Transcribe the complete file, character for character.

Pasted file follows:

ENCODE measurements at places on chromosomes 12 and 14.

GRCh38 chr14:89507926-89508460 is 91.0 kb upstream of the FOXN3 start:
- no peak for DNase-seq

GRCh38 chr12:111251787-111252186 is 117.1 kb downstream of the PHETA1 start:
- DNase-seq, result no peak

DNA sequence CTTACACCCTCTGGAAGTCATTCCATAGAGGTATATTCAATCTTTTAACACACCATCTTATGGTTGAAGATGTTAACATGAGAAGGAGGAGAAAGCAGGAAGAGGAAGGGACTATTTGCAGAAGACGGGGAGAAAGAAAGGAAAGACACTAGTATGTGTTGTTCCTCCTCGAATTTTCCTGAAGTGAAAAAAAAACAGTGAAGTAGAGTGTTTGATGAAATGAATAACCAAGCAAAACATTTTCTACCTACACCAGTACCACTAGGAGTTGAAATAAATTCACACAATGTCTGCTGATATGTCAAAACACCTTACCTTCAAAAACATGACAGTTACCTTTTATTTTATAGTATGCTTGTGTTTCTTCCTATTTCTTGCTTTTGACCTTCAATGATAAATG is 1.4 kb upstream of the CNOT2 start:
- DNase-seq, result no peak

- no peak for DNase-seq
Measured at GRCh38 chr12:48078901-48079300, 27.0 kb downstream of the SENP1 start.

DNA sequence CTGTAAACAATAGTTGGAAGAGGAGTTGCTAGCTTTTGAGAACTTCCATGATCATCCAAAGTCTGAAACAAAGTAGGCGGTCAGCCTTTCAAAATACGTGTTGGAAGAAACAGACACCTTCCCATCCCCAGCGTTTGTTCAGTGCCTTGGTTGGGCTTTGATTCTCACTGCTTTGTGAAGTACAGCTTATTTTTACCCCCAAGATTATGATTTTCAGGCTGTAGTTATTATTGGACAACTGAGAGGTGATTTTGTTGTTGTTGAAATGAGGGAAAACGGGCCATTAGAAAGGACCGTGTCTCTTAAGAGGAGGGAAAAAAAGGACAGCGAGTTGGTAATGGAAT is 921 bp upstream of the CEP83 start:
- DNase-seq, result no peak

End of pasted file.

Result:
ENCODE measurements at places on chromosomes 12 and 14.

GRCh38 chr14:89507926-89508460 is 91.0 kb upstream of the FOXN3 start:
- no peak for DNase-seq

GRCh38 chr12:111251787-111252186 is 117.1 kb downstream of the PHETA1 start:
- DNase-seq, result no peak

DNA sequence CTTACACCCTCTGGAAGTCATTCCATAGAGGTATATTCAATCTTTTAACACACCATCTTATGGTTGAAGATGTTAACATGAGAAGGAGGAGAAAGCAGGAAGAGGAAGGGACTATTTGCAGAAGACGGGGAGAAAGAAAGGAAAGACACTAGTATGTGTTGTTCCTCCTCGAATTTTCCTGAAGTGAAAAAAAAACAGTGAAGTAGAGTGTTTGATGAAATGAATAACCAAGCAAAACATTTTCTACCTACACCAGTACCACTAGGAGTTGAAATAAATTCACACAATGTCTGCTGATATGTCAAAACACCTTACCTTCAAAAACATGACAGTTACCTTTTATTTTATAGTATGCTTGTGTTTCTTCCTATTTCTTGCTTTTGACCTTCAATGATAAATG is 1.4 kb upstream of the CNOT2 start:
- DNase-seq, result no peak

- no peak for DNase-seq
Measured at GRCh38 chr12:48078901-48079300, 27.0 kb downstream of the SENP1 start.

DNA sequence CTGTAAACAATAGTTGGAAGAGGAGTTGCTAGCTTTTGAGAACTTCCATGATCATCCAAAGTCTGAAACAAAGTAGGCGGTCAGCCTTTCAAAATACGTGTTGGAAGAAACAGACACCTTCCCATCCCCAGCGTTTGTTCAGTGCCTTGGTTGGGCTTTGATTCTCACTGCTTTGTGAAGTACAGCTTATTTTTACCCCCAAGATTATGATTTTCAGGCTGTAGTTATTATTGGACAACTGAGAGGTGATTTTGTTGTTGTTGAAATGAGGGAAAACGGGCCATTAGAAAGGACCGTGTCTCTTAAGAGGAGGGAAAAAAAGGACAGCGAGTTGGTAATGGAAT is 921 bp upstream of the CEP83 start:
- DNase-seq, result no peak